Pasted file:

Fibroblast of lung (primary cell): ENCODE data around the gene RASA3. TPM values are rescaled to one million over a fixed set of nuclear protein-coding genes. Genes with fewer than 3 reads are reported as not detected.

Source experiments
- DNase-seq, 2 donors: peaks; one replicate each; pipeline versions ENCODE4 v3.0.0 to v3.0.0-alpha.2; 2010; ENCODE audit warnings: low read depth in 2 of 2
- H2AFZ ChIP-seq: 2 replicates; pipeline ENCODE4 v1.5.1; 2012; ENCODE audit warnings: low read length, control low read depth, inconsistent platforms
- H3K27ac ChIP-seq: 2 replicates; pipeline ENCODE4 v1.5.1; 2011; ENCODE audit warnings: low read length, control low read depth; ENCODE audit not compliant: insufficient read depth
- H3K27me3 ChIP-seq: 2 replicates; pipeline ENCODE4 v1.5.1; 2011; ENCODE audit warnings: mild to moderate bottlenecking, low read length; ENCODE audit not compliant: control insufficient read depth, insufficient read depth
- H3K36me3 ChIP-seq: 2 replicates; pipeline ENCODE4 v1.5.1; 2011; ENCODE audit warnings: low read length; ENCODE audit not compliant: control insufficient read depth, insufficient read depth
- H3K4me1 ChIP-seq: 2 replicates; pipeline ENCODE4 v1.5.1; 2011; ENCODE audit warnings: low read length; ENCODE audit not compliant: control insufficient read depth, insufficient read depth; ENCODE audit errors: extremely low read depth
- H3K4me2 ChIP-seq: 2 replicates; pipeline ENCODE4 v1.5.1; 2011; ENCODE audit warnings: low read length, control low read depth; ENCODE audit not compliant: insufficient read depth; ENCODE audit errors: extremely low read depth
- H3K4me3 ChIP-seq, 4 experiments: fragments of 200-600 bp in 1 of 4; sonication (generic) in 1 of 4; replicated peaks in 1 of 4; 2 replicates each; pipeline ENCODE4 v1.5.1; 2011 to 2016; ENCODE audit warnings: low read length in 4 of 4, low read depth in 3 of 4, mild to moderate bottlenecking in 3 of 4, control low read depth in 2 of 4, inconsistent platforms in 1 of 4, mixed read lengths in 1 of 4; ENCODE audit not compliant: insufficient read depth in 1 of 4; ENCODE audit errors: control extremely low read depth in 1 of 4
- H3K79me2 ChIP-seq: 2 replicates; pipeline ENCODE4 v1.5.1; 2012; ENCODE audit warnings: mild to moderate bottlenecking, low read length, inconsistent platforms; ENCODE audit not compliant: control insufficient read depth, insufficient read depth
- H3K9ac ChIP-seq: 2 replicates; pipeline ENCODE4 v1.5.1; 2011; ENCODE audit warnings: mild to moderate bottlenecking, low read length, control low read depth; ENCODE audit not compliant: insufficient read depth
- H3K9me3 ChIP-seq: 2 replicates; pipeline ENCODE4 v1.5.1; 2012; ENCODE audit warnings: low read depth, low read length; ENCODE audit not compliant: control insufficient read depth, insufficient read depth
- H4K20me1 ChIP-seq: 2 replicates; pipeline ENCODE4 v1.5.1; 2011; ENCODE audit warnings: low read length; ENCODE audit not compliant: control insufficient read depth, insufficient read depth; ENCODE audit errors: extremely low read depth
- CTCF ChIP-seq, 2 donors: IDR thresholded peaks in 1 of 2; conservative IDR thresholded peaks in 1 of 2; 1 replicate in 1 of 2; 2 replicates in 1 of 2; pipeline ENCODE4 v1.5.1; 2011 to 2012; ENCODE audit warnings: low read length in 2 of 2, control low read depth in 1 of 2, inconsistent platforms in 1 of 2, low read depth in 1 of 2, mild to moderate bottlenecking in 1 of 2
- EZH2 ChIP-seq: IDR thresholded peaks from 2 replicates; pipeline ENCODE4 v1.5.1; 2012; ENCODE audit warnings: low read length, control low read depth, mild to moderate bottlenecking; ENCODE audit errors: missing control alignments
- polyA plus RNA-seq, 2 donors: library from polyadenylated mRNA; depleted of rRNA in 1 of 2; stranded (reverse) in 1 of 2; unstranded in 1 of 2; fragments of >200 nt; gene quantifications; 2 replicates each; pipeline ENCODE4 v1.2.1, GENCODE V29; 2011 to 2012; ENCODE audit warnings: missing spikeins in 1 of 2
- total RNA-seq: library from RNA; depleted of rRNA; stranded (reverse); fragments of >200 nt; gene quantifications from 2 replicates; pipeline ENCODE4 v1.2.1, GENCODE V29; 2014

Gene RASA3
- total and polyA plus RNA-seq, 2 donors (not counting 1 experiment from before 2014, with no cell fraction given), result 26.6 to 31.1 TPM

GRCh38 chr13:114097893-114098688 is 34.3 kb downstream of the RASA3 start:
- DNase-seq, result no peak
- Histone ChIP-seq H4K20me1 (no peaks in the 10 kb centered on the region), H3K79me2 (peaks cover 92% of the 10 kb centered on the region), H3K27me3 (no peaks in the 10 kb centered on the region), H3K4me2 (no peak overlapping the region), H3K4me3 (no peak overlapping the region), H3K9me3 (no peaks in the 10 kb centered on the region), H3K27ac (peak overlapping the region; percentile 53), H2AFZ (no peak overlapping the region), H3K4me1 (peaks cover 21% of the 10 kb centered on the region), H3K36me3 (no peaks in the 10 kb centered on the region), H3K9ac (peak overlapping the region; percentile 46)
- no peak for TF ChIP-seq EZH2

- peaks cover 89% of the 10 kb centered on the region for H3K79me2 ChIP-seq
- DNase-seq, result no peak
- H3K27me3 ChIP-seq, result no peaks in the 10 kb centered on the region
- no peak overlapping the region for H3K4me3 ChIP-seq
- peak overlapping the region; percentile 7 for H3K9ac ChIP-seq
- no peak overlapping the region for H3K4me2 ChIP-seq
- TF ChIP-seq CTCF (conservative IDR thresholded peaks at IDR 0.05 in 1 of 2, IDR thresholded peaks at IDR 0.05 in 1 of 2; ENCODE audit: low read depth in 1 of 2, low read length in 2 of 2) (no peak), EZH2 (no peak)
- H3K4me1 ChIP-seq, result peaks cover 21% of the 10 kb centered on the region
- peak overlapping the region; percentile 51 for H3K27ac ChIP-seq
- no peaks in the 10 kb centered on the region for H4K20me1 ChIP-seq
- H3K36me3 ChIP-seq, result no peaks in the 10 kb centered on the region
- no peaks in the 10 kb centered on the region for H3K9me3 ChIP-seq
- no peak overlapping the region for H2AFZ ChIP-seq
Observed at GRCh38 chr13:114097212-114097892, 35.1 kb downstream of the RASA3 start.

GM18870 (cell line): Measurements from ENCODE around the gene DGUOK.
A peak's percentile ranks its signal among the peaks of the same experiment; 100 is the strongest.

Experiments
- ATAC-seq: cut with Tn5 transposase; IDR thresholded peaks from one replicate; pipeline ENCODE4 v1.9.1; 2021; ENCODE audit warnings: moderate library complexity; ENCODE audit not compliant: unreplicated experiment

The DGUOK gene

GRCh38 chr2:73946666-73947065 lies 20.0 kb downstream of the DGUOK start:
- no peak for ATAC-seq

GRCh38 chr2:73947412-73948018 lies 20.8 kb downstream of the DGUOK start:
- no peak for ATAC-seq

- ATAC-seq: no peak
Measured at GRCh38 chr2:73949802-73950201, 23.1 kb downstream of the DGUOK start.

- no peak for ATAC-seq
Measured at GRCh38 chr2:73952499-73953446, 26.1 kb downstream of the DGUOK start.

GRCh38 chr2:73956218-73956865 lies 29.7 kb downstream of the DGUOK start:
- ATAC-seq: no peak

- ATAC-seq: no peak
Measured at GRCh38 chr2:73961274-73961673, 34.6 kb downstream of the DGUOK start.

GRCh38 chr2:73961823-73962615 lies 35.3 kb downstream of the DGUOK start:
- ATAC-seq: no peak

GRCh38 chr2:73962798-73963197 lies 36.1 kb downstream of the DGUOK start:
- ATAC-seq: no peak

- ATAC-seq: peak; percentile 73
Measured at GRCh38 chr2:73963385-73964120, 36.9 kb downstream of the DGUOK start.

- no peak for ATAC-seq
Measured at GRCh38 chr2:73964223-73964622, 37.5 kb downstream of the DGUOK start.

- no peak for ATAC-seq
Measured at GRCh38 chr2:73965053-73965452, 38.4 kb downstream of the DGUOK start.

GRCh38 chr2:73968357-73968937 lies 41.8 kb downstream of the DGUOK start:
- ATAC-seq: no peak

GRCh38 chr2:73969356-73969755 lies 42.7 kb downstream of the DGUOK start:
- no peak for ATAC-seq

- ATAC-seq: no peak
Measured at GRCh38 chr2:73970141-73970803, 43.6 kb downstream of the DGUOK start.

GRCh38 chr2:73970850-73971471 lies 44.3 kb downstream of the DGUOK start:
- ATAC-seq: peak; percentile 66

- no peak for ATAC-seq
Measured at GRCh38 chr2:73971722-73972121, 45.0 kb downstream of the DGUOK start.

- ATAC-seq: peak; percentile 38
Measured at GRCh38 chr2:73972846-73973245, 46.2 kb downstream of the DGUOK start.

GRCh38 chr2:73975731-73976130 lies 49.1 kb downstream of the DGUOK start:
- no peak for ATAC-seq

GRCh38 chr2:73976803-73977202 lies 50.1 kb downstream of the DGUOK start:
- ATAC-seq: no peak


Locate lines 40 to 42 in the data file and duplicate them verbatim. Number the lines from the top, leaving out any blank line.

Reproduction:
A peak's percentile ranks its signal among the peaks of the same experiment; 100 is the strongest.

Experiments
- ATAC-seq: cut with Tn5 transposase; IDR thresholded peaks from one replicate; pipeline ENCODE4 v1.9.1; 2021; ENCODE audit warnings: moderate library complexity; ENCODE audit not compliant: unreplicated experiment